Transparency is key for drug industry relationships

10 December, 2009

The Australian Competition and Consumer Commission has decided to grant authorisation for five years to Medicines Australia's 16th edition of its Code of Conduct.

The Code sets standards for the marketing and promotion of prescription pharmaceutical products in Australia.

The Code provides, among other things, a standard to address potential conflicts of interest from unrestricted relationships between pharmaceutical companies and healthcare professionals, which may harm consumers, for example through inappropriate prescribing by healthcare professionals.

The Code prohibits pharmaceutical companies from providing entertainment and extravagant hospitality to healthcare professionals, with the requirement that all benefits provided by companies successfully withstand public and professional scrutiny.

"One important way in which the potential for conflicts of interest is addressed is through the public disclosure of any hospitality, including costs, providing transparency around the relationship between member companies and healthcare professionals. This goes to the Code's effectiveness," said Graeme Samuel, the ACCC chairman.

"The requirement for public disclosure was imposed by the ACCC as a condition of authorisation of the previous version of Medicines Australia's Code and was confirmed on appeal by the Australian Competition Tribunal."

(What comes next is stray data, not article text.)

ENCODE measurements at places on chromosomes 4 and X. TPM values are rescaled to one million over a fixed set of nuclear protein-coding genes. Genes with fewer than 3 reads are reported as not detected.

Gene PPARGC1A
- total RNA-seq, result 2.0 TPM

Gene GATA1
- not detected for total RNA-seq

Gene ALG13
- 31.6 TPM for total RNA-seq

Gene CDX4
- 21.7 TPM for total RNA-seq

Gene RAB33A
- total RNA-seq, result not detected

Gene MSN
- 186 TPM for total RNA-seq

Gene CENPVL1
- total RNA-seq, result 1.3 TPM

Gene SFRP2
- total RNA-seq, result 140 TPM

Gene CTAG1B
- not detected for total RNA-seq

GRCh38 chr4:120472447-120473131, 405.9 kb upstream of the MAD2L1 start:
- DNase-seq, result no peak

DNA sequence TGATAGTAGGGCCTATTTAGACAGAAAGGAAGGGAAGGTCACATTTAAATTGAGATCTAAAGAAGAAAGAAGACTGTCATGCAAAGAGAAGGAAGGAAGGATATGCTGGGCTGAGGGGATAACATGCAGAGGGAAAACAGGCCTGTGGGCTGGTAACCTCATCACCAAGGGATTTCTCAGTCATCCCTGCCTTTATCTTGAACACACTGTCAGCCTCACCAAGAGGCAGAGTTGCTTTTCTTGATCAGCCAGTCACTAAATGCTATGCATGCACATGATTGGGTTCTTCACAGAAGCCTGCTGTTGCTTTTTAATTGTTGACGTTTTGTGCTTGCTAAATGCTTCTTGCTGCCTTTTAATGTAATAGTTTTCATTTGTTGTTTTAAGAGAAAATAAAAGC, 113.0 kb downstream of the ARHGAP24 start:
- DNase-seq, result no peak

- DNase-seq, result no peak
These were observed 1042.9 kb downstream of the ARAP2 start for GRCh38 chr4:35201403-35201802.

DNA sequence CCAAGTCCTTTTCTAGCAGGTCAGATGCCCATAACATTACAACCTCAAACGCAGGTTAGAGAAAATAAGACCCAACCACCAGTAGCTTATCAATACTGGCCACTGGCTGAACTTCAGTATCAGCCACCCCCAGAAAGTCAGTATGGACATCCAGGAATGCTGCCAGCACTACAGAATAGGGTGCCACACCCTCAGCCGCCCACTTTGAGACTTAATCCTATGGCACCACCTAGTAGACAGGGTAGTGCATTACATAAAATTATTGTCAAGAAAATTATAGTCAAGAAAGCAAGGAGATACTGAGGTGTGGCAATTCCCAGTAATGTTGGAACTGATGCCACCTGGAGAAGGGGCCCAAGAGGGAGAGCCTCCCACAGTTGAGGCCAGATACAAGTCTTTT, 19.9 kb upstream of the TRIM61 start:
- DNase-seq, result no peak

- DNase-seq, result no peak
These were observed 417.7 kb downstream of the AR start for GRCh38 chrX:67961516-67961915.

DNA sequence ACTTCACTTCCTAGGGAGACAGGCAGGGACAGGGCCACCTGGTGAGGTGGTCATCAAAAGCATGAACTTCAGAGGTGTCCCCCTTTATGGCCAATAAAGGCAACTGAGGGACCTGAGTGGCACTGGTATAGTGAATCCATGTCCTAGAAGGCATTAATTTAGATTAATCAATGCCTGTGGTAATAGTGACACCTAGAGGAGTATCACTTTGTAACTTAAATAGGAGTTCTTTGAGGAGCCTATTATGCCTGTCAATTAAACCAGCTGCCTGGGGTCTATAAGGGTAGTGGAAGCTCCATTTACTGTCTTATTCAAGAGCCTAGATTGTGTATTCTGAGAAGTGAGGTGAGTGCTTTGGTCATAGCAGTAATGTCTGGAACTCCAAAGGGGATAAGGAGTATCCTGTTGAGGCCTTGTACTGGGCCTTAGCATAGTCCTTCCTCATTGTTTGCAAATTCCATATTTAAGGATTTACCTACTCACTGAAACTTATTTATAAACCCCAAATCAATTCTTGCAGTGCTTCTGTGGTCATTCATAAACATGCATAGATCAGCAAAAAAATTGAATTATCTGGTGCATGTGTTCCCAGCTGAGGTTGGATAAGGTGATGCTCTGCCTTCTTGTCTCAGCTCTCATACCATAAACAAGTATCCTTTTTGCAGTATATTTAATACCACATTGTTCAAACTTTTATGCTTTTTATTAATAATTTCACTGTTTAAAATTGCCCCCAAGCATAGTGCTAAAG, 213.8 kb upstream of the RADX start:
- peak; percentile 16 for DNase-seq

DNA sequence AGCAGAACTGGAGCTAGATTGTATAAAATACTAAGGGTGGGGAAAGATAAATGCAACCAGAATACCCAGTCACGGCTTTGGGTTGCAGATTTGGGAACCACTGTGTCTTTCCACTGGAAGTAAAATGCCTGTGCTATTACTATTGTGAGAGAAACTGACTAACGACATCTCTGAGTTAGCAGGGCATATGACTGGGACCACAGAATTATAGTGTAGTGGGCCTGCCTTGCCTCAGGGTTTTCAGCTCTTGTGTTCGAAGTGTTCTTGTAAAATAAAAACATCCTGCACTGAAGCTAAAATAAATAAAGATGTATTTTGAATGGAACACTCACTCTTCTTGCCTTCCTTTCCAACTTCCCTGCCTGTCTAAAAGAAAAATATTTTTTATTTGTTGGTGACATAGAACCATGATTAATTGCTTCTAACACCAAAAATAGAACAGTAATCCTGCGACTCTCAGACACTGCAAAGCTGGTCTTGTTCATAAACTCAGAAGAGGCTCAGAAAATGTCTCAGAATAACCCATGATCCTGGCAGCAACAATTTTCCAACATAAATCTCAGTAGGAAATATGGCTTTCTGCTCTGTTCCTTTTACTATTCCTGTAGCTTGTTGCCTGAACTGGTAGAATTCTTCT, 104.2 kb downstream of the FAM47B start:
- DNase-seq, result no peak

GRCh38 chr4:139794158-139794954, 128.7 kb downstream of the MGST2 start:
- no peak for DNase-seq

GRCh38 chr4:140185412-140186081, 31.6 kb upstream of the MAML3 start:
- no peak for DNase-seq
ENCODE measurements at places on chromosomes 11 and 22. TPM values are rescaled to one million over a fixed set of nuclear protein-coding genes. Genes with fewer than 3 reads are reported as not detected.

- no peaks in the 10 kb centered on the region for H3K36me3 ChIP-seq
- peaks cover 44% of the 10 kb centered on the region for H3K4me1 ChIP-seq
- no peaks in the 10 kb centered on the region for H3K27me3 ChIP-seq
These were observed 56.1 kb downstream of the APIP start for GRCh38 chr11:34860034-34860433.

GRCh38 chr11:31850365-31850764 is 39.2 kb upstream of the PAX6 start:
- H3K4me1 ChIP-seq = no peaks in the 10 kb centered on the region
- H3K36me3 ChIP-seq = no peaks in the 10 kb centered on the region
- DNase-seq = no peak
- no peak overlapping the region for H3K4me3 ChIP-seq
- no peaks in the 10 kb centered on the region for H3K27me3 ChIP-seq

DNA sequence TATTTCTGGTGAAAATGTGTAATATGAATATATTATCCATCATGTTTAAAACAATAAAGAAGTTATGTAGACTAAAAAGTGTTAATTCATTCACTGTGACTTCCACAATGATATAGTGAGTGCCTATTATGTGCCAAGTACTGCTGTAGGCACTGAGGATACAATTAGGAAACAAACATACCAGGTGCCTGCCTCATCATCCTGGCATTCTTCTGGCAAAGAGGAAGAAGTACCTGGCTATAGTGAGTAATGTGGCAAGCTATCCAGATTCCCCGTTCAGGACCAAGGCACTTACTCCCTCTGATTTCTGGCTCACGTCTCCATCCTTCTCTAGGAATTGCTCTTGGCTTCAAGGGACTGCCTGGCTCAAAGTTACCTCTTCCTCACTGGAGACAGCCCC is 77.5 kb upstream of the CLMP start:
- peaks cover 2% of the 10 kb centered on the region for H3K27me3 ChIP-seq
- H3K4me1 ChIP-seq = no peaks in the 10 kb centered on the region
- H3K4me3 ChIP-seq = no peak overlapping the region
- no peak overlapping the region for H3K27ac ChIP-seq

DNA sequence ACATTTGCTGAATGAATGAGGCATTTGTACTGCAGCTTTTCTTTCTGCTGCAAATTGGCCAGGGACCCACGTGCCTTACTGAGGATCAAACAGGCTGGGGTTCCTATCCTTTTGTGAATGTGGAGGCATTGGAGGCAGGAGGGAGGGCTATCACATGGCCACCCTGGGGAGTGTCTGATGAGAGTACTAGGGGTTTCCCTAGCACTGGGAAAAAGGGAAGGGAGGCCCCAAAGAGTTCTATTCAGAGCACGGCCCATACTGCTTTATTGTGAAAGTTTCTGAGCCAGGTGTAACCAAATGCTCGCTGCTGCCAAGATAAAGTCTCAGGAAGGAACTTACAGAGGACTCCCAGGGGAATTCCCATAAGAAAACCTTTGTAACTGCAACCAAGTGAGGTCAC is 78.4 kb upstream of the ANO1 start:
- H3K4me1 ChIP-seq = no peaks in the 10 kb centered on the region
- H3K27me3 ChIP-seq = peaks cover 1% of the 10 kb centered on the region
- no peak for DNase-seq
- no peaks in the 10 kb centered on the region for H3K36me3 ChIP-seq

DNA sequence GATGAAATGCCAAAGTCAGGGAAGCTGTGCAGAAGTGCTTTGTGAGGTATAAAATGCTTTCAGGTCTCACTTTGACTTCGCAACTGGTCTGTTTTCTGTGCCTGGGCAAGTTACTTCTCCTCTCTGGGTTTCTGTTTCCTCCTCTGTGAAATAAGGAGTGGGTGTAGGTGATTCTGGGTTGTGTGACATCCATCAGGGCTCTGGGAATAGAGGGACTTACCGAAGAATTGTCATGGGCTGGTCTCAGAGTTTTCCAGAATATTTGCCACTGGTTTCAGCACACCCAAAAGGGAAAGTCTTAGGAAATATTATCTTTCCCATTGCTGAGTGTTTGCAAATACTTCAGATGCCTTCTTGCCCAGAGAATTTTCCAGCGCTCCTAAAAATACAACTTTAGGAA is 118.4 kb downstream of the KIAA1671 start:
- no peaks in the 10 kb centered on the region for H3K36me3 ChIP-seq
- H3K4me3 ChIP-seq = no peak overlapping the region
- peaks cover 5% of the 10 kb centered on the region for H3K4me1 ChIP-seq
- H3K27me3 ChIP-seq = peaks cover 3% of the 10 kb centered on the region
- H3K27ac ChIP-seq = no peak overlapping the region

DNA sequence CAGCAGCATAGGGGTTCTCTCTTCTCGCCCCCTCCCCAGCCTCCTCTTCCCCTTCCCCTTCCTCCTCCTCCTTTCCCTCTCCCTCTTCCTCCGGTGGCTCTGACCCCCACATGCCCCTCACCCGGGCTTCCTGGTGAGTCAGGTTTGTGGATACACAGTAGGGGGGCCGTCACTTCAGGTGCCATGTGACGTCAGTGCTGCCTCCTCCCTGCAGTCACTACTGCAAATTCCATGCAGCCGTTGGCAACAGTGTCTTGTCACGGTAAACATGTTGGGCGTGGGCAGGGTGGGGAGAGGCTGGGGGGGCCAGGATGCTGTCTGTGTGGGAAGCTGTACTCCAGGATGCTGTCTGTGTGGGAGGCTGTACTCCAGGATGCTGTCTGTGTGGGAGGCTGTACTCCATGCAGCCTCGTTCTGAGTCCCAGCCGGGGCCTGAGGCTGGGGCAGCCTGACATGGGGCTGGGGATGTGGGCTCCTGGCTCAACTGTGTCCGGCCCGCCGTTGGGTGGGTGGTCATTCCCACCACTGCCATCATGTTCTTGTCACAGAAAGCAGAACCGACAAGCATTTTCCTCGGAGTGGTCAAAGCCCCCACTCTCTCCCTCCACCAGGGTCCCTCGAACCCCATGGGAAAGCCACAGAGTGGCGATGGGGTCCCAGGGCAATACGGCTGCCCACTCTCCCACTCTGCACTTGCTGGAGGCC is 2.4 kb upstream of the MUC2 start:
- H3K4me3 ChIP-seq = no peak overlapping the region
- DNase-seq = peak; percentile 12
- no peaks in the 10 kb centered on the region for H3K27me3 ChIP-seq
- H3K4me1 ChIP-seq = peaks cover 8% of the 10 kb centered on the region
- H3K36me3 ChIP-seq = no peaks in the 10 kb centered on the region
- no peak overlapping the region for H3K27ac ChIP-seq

Edition 16 of the Code fully incorporates the public reporting requirements. The ACCC acknowledges the improvements Medicines Australia has made around increasing transparency, and encourages Medicines Australia to continue to work with industry to increase transparency in other areas, including the provision of sponsorship provided to healthcare professionals to attend educational events by pharmaceutical companies.

Through the consultation process there have been calls for Medicines Australia's Code, or similar standards that address the potential for conflicts of interest, to apply to generic drug manufacturers and across the industry more broadly.

However the ACCC is not able, through this authorisation, to require non-members of Medicines Australia to comply with Medicines Australia's Code or a similar Code. Authorisation provides protection from court action for conduct that might otherwise raise concerns under the competition provisions of the Trade Practices Act 1974.

Broadly, the ACCC may grant an authorisation when it is satisfied that the public benefit from the conduct outweighs any public detriment. The ACCC's determination will be available from the ACCC website ( and by following the links to this matter.

Source: The Australian Competition and Consumer Commission